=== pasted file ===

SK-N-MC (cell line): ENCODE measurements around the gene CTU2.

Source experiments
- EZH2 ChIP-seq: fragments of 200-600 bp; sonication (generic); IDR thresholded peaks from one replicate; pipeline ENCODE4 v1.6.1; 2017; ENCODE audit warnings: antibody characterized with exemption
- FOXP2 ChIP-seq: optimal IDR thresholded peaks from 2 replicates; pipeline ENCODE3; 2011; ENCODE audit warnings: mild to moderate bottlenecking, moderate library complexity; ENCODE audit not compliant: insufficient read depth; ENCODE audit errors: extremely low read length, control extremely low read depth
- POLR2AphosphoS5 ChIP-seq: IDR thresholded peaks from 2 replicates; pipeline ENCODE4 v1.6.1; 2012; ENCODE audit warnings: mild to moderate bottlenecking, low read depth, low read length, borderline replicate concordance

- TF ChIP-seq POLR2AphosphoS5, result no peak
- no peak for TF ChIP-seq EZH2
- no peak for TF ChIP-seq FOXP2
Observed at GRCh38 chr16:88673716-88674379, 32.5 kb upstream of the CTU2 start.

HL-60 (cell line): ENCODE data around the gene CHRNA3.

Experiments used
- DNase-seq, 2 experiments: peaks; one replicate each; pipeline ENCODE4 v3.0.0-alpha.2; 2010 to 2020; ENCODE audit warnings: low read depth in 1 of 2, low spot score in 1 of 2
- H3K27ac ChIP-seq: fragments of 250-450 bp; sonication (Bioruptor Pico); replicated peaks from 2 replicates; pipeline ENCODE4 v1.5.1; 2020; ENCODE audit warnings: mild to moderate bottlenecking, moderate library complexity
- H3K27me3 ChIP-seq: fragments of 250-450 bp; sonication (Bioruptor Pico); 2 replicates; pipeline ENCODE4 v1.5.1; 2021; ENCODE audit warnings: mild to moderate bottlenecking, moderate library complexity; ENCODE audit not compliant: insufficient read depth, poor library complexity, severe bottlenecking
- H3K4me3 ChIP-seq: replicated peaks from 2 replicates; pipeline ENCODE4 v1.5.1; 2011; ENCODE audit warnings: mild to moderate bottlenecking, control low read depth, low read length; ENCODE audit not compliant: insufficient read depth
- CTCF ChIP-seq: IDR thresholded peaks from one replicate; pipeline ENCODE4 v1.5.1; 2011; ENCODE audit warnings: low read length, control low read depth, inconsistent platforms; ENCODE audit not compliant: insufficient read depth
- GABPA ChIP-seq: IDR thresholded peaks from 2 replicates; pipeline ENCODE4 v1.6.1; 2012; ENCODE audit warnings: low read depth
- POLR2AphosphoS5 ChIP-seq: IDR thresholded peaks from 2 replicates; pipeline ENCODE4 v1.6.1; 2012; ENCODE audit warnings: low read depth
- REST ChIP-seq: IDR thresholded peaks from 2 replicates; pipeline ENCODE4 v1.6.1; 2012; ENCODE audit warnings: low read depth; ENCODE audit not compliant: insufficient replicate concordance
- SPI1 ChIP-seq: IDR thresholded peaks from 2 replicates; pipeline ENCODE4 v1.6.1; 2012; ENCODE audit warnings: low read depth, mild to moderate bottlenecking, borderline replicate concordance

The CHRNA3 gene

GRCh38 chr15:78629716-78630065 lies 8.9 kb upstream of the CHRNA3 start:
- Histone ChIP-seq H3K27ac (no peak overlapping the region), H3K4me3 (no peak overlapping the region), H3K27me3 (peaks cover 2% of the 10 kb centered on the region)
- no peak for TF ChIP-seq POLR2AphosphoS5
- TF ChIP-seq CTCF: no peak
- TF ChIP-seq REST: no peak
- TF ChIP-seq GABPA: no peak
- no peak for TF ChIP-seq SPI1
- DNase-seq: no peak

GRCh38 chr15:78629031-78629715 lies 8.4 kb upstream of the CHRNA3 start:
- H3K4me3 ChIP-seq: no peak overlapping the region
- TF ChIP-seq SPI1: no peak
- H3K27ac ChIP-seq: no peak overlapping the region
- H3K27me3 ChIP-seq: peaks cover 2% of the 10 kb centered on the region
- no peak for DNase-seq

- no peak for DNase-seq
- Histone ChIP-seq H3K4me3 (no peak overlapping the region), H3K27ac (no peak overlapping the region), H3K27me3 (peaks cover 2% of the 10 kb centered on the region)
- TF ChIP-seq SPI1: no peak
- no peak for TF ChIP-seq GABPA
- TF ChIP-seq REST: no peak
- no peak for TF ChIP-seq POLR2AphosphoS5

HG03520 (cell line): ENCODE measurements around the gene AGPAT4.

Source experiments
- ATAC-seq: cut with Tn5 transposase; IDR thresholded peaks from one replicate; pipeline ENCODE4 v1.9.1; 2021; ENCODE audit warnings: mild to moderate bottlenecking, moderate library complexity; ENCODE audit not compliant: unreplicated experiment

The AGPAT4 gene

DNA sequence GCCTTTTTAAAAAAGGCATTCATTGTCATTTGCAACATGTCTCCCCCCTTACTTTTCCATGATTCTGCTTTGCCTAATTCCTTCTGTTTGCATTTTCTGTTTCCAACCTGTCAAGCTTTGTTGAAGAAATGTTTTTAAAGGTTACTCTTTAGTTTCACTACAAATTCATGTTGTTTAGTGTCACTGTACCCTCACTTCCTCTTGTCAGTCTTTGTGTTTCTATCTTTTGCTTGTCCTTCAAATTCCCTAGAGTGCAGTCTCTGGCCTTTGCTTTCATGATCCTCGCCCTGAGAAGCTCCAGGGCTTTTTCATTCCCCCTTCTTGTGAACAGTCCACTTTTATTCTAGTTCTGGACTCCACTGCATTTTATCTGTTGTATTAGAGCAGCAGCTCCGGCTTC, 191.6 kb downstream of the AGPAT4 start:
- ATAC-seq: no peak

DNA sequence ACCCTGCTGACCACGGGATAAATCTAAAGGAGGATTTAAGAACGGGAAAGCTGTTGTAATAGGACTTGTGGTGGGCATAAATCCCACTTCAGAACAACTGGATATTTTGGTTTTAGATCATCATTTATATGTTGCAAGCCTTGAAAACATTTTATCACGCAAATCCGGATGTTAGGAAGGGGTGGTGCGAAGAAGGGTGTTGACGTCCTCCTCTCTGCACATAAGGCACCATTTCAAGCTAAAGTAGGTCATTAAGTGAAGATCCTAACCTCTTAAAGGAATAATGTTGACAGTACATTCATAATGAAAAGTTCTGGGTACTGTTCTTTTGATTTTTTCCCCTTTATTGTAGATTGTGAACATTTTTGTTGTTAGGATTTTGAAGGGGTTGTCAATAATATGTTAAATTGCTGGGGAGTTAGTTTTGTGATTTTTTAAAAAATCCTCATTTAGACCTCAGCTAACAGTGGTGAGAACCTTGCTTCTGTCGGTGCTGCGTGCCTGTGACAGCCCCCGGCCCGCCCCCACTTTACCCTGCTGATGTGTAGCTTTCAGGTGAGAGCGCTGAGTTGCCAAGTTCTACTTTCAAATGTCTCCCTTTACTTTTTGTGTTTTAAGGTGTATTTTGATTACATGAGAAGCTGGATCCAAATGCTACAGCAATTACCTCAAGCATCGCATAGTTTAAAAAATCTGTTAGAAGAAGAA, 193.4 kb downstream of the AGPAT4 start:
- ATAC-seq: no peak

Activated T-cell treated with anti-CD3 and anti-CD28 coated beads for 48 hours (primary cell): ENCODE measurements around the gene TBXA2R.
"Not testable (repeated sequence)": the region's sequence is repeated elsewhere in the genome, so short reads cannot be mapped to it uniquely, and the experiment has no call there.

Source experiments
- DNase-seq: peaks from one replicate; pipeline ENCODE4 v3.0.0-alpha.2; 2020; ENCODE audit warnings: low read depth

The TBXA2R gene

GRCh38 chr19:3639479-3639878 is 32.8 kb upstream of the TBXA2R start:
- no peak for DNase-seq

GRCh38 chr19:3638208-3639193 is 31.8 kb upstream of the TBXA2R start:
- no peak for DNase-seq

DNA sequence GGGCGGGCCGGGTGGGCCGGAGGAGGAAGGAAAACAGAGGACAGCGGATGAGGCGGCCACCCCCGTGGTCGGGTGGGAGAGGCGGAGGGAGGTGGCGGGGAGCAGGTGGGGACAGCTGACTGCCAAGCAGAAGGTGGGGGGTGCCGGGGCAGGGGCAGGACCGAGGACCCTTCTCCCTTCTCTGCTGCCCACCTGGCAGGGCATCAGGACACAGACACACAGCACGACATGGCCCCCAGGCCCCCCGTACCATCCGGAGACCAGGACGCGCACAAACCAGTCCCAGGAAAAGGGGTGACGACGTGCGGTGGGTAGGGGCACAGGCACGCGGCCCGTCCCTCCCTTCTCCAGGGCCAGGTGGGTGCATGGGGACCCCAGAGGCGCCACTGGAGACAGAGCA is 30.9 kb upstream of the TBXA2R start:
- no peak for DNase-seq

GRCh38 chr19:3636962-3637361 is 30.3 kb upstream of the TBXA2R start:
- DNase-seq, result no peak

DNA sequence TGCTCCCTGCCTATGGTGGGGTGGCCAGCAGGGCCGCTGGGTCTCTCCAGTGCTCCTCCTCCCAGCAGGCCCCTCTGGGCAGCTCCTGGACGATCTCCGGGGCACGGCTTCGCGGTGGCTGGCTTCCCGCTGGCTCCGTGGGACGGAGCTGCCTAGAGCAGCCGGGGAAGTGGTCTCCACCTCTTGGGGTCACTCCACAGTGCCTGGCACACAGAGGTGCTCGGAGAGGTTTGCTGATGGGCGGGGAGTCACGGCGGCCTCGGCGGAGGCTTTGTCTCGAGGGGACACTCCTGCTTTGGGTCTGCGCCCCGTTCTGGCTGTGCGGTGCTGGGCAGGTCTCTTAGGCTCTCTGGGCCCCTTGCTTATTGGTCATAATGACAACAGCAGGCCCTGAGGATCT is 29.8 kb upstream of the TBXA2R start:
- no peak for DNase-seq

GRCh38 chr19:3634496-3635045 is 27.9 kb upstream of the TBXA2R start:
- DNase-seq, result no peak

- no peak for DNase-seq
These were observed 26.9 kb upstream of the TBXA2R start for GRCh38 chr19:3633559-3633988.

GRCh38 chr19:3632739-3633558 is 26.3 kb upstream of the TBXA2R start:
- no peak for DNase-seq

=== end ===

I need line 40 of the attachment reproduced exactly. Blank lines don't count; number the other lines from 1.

- TF ChIP-seq REST: no peak